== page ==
How to care for your sheep and cattle this spring

It’s time to prepare for lambing and calving season. 

Words: Nadene Hall


• Feed concentrates to any pregnant ewes not at the optimal lambing score (at least grade 3 on the 0-5 body condition scale). Give extra feed and care to ewes carrying multiples (if scanned) or that look heavily pregnant. Avoid stressing them.
• Take care of hazards in lambing paddocks, like holes and unprotected troughs. Remove afterbirths.
• Put covers on all multiple lambs.
• Have colostrum (sheep, cow or powdered) on hand in case of orphans or triplets.
• Check newly-lambed ewes have clear teats and good milk flow. At dusk, check to see all lambs have full bellies.
• Lambs are valuable so be on the watch for thieves and stray dogs.

Always check that a lamb has fed

You may see a lamb following its mother and that she’s stopping to sniff it. However, these signs are no guarantee the lamb has had a decent feed.

Exposure and starvation are the main killer of lambs. It’s vital to check that each ewe’s teats are working which means catching them to check.

Don’t assume a lamb nuzzling below a ewe with wagging tail has found a teat and is feeding. Keep checking that all lambs (especially multiples) are full – they’ll have round lower bellies.


• Get calving gear ready ahead of time and always seek early veterinary help if you think there is a problem.
• Have plenty of colostrum available to provide at least 2 litres in the first six hours of life. Get new calves off muddy paddocks and treat navels with iodine.
• Don’t drench young calves still on milk for worms but do check them for lice.
• Keep checking udders for quarters not being sucked out and any damage to teats. Mastitis will show as red, hot swollen quarters.

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• When feeding hay or silage, make sure it’s not being wasted and don’t feed out old mouldy silage or hay to any stock.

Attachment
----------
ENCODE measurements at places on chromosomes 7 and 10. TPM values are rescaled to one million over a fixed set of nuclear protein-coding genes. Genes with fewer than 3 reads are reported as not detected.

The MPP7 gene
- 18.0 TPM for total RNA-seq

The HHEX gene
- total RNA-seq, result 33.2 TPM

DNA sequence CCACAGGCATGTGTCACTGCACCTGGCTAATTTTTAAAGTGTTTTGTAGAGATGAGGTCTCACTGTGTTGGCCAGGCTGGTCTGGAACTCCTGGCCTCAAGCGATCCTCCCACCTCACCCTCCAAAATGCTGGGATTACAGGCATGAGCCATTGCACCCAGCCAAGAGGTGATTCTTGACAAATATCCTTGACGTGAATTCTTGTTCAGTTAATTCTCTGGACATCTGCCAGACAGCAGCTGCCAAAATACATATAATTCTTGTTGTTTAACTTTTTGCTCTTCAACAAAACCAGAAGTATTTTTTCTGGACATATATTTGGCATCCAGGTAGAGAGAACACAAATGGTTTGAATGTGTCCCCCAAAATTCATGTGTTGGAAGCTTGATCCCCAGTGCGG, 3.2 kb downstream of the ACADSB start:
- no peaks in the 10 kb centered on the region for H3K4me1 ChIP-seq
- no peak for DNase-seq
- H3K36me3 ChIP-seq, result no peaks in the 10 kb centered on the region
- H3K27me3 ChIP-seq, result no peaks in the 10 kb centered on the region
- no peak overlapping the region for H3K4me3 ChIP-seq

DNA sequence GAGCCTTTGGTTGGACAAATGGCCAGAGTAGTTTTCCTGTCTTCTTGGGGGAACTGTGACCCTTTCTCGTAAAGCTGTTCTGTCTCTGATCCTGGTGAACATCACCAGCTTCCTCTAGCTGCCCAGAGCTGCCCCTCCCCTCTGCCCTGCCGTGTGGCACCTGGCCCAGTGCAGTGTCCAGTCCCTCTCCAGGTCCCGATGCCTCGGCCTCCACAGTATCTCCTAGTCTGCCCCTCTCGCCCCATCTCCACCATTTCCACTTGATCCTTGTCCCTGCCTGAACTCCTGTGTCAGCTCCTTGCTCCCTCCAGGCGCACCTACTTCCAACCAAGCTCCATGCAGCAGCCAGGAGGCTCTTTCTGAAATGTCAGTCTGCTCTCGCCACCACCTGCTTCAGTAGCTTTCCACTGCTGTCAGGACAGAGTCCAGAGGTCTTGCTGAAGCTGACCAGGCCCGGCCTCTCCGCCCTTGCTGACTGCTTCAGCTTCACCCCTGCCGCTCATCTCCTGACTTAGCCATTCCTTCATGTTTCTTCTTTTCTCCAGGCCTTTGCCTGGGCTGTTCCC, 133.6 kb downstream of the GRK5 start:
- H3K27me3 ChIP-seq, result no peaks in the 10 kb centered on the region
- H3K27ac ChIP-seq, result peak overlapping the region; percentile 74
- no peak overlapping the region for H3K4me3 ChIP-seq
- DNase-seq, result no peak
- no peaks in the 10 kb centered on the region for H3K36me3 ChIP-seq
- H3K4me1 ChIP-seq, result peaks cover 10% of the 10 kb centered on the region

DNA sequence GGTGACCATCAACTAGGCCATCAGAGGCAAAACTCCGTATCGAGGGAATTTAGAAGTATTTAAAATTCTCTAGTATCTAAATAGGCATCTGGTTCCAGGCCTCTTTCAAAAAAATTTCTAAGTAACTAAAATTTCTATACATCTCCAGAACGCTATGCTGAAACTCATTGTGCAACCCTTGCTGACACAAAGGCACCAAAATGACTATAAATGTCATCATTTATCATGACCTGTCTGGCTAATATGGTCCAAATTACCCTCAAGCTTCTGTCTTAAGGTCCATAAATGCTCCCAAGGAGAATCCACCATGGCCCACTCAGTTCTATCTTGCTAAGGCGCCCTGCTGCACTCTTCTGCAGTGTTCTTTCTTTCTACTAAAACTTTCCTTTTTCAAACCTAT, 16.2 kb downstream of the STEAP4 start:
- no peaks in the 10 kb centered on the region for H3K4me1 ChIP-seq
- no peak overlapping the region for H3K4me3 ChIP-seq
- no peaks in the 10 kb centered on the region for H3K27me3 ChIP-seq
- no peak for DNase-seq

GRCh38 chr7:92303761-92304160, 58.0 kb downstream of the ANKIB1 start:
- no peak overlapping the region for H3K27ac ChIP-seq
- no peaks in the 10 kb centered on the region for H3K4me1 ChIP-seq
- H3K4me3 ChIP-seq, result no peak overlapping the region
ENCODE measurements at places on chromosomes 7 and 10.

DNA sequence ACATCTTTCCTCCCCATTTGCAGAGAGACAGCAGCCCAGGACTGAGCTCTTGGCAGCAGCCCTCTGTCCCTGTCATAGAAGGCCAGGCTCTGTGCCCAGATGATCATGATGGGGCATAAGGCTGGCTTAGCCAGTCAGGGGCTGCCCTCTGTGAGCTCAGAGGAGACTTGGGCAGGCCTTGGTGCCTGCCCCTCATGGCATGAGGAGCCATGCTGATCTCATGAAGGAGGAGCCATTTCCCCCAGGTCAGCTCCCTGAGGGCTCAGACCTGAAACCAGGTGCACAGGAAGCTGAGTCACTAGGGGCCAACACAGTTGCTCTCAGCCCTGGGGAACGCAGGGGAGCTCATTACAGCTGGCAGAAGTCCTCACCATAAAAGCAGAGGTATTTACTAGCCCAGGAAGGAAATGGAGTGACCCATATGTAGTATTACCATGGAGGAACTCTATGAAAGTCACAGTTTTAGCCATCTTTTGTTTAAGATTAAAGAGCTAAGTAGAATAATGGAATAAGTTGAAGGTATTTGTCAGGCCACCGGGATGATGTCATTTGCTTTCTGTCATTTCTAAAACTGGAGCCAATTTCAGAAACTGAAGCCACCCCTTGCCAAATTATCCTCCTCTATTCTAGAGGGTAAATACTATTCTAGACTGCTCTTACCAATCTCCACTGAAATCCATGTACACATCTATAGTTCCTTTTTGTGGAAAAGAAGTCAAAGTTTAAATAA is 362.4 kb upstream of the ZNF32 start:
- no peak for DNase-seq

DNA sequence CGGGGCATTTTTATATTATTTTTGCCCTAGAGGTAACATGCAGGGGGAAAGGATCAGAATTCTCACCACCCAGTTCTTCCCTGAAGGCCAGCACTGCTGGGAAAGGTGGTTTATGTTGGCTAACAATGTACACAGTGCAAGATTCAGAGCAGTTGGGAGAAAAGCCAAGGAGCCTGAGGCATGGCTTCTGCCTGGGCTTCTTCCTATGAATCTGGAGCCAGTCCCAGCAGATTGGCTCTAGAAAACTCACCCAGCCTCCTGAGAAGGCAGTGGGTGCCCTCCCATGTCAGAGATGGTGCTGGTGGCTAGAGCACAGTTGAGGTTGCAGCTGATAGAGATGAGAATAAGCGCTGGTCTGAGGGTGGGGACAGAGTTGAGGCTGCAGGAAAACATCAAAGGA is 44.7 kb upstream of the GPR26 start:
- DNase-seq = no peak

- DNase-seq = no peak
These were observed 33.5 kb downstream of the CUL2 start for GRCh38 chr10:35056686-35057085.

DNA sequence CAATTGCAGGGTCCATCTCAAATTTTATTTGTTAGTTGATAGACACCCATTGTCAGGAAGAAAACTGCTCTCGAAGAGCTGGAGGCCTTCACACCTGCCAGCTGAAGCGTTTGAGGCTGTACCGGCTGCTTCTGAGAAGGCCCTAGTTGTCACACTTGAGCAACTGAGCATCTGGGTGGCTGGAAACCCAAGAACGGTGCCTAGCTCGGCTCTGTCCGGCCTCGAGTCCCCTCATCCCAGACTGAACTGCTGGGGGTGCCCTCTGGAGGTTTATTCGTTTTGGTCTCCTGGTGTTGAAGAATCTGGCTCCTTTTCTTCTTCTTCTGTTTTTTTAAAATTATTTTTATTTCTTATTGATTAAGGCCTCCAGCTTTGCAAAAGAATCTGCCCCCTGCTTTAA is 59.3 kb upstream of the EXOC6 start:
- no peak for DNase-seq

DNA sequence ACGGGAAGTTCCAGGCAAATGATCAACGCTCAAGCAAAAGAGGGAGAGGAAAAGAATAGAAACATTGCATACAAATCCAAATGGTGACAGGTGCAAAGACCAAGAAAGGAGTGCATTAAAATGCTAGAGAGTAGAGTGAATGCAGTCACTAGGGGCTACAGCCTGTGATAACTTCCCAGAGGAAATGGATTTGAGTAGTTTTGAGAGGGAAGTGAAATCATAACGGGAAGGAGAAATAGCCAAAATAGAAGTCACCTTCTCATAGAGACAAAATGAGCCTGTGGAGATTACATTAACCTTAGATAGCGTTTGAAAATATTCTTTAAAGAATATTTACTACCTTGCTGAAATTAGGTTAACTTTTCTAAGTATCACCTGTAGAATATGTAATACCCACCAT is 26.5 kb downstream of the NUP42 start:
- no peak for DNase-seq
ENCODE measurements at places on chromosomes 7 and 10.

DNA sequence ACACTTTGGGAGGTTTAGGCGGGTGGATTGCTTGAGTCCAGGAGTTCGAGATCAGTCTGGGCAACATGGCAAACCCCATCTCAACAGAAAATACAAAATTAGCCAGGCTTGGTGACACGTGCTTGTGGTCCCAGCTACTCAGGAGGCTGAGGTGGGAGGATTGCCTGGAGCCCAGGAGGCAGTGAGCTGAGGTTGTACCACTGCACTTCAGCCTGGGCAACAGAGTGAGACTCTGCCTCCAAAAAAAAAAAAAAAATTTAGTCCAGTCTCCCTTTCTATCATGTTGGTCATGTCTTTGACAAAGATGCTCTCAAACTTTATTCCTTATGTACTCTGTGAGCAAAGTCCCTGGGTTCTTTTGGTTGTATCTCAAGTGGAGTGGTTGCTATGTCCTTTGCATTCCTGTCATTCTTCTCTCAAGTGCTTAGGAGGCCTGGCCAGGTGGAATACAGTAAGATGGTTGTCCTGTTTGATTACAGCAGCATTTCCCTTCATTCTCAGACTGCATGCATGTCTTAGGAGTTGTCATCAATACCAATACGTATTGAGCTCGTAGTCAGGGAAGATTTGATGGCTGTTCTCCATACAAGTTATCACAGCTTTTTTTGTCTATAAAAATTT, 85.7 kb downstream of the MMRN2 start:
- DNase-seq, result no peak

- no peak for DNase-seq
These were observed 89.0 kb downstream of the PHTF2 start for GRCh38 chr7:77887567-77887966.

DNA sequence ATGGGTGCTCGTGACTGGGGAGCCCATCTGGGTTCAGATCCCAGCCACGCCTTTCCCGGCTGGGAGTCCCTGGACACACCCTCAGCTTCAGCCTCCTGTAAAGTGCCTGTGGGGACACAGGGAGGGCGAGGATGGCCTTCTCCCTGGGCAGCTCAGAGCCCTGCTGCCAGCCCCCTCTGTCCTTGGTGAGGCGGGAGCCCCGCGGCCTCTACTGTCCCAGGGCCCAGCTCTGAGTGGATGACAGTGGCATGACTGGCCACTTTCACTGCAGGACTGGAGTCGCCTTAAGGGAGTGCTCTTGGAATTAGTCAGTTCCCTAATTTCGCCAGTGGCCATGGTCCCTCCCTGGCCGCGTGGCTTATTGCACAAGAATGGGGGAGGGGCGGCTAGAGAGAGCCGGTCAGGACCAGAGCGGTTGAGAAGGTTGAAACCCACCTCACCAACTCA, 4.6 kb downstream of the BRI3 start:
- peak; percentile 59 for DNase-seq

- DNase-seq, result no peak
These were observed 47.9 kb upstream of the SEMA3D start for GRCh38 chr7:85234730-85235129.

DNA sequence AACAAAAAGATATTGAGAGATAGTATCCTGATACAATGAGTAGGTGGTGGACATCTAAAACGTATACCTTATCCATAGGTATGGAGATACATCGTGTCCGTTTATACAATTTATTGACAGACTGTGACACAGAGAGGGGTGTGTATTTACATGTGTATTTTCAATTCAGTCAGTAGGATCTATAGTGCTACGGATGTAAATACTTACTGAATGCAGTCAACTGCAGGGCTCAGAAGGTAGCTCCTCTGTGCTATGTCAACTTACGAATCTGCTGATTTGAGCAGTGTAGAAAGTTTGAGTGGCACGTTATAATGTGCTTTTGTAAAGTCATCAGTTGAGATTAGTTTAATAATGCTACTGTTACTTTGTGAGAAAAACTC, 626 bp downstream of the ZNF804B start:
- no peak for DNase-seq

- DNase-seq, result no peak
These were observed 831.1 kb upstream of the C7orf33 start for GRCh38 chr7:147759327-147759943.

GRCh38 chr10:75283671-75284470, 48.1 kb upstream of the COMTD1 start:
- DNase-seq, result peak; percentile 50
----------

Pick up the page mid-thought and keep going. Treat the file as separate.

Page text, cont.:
• Keep all water troughs clean.
• Stand cattle on a dry feed pad during and after heavy rain, one which complies with effluent disposal rules.
• Double check the voltage of electric fences on the boundary to prevent unwelcome visits from neighbours’ bulls.
• Use rubber rings to castrate bull calves before they reach six weeks of age.
• Dehorn all calves before six weeks; use an anaesthetic. Only buy calves that have been properly disbudded.
• If you have not reared calves before, seek good advice before you begin as it is difficult to make it profitable (see tips below).


Buying calves to rear on milk replacement products requires a lot of planning. It can easily go wrong and become uneconomic.

If you are new to it, don’t buy more than 10 calves. Buy them direct from one source. Buying a few at a time from the saleyards risks disease, and you won’t know if they have had enough colostrum.

Don’t buy early calves at silly prices either. Wait until the spring flush is over, then do a detailed budget (including your labour charges) to see if it’s worthwhile.

Dairy weaner sales start in October in the North Island. Buying weaners (which no longer need milk) on a cents/kg liveweight basis is often a better option than rearing your own if you want to grow them on for beef.

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Only buy weaners that have been properly dehorned with a cauterising iron, as vet fees for dehorning later will add to your costs.

Never dehorn calves with caustic paste as it can burn the skin and may not do the job effectively. Talk to your vet.

NZ Lifestyle Block This article first appeared in NZ Lifestyle Block Magazine.
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